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3D Printed Tactile Art at the Portland Art Museum

Beautiful tactile art, offering a novel yet familiar experience for readers who are visually impaired.

Tactile art piece of a whale

In the summer of 2023, the Portland Art Museum received a grant from the French American Museum Exchange to create a small tactile art exhibit, in the spirit of the Please Touch exhibit at the Musée Fabre. I was tasked with creating tactile adaptations of a small set of pieces in the Portland Art Museum’s permanent collection. We eventually settled on four pieces.

A tactile wave art piece with various shapes and cutouts in it on a wooden background
Aks (Water) by Kari Morgan
A tactile art piece of a watermelon slice with two big seeds and the words "liberation" underneath it in both print and braille
Watermelon Portraits by Christine Miller
A tactile art piece of a whale in water
Monstro the Whale by Thelma Johnson Streat

After years of creating tactile graphics for embossers and swell form machines, I began exploring the use of 3D printers to create tactile graphics with greater depth and detail. By varying the height of key features and fine details, I 3D print highly-detailed and complex tactile graphics that are both easy to interpret and rich with information. What’s more, I’ve found that I don’t even need a whole half of a dimension! My style has often been described as “2.5D,” less like a true 3D rendering, and more like an embossed tactile graphic leaping from the page.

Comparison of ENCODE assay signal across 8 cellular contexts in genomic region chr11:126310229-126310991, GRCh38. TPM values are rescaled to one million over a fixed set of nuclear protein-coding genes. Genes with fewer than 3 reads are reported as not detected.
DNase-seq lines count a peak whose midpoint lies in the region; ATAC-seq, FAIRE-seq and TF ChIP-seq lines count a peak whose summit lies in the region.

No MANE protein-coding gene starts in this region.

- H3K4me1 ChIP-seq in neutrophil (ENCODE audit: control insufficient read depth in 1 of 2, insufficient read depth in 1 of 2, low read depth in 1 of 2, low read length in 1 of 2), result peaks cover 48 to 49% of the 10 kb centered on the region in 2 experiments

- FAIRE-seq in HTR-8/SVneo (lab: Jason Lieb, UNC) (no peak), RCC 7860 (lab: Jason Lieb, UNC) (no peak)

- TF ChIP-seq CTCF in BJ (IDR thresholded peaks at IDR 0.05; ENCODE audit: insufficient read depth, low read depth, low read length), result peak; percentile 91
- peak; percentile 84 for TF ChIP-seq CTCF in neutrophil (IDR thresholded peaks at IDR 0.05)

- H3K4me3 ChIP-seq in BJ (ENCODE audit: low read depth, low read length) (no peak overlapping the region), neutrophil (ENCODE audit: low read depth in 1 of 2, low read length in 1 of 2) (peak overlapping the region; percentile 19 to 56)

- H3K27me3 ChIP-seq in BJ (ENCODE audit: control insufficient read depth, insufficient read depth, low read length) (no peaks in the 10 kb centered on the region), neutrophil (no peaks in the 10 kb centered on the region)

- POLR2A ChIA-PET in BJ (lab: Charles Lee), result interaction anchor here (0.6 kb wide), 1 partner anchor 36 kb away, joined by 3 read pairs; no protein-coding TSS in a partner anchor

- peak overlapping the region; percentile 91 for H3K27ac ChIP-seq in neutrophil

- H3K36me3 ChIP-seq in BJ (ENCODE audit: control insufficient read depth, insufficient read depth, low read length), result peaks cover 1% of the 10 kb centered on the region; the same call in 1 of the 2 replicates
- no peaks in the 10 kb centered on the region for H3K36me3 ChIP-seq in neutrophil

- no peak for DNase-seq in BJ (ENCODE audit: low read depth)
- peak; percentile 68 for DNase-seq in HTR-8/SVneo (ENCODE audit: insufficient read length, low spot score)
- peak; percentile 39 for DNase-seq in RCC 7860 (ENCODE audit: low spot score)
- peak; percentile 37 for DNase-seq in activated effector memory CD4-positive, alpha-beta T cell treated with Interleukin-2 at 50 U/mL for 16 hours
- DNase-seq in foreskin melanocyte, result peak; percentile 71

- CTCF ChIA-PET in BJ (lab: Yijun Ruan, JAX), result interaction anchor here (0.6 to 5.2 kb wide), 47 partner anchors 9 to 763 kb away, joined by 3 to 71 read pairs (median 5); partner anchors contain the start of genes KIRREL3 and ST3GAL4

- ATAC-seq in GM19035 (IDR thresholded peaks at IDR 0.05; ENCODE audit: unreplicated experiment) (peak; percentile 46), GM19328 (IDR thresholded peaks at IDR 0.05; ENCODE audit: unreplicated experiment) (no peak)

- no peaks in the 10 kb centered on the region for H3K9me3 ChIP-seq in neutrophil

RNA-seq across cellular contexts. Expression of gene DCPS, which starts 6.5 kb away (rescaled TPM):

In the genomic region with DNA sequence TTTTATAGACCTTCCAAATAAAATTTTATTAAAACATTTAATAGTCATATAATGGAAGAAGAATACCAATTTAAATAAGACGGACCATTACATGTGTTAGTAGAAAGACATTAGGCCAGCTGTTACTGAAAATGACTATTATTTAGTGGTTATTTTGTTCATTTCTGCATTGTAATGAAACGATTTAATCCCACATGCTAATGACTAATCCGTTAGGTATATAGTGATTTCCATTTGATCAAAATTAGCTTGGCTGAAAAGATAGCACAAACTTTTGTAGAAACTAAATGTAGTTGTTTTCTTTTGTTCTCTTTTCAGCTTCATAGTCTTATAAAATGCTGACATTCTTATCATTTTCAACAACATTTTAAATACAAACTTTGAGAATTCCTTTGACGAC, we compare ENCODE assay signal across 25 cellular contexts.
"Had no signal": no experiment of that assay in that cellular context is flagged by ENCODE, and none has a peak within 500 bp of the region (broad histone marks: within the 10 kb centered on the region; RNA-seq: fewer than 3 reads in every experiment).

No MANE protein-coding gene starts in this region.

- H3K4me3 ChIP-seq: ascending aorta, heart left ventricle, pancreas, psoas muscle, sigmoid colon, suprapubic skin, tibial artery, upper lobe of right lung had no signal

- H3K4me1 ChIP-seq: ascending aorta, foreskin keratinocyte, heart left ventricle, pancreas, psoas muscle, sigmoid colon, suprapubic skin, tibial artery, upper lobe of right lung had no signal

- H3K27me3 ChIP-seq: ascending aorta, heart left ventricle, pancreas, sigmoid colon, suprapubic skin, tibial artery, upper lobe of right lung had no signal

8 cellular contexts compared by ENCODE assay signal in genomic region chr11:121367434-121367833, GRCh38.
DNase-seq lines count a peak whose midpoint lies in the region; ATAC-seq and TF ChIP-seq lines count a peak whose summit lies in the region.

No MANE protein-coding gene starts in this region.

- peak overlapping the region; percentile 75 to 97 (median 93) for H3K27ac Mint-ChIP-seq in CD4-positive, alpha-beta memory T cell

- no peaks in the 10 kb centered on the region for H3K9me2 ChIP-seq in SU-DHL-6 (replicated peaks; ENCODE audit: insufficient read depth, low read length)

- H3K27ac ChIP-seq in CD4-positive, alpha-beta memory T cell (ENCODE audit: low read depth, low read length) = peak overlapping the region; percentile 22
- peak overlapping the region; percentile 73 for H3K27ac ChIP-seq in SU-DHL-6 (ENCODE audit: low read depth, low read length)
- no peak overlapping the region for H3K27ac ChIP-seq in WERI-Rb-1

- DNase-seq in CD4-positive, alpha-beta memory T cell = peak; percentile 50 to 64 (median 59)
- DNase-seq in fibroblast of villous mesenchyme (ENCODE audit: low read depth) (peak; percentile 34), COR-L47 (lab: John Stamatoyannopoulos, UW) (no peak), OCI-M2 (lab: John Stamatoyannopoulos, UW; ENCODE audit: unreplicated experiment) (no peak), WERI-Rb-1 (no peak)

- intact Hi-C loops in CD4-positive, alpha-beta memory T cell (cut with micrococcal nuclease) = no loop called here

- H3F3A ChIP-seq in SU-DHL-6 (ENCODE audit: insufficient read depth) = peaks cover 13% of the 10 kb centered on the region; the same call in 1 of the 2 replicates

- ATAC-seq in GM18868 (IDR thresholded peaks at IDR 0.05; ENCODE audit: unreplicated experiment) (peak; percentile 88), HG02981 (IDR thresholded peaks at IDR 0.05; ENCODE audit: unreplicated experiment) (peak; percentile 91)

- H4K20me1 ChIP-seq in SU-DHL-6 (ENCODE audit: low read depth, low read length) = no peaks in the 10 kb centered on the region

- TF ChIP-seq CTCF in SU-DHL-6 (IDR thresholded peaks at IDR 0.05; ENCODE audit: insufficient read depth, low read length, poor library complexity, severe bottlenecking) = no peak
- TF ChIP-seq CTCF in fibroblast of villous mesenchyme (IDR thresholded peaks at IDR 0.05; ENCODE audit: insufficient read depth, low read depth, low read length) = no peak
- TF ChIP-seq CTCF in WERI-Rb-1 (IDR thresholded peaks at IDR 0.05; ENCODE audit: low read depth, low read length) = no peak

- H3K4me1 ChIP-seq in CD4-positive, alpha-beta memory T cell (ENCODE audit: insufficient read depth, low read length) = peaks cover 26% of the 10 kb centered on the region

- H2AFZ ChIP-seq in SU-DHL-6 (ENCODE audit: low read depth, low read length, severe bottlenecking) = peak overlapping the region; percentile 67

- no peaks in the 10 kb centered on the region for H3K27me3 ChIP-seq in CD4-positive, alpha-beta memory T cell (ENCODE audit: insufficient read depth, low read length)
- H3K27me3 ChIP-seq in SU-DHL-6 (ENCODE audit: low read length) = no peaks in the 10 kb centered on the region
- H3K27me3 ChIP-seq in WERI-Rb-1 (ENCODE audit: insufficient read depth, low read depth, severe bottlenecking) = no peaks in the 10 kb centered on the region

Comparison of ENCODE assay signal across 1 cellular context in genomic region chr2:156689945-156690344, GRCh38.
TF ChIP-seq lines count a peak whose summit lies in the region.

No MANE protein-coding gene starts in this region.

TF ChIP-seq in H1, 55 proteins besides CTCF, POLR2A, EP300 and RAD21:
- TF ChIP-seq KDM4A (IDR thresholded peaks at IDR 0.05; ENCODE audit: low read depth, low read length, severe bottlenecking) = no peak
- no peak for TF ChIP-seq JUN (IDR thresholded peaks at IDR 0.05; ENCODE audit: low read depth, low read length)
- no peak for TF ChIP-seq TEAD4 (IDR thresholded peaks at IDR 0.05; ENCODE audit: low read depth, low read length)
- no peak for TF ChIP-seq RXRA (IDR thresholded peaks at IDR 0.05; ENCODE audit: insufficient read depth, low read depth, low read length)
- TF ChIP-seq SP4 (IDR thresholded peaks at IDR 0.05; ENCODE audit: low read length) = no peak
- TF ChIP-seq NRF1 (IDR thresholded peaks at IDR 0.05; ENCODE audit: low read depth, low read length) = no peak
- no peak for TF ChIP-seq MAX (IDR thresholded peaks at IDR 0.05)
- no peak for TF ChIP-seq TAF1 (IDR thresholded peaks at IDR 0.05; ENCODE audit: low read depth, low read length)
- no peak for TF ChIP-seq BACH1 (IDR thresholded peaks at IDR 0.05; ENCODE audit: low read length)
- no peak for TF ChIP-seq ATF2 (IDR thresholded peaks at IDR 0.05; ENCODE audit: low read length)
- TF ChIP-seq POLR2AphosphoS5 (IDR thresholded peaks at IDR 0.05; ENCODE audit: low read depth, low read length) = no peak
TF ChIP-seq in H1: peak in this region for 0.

A tactile watermelon art piece and the word "liberation" in both braille and print

I am, after all, a braille transcriber at heart, and I think that shows in this collection. While selecting pieces for this project, I chose works that would make good raised-line drawings; in part because that’s my background, but also because I wanted this new approach to feel familiar for blind readers. I didn’t just want to create 3D versions of these pieces. I wanted to recreate these pieces in an art style that is unique to the blind community.

The pieces in this collection are meant to guide users through this new style of raised-line art. From simple shapes with subtle textures to pieces constructed of numerous tactile-layers, each piece varies in depth and complexity and offers a new spin on a familiar tactile technique. I hope visitors find these pieces exciting, challenging, familiar, and beautiful, and I’m so happy to share this work with you all.

Michael’s pieces will be on display at the Portland Art Museum starting mid-June 2024. You can find more of Michael’s work at www.mcantino.com.

All photos by Madelyn Hampton

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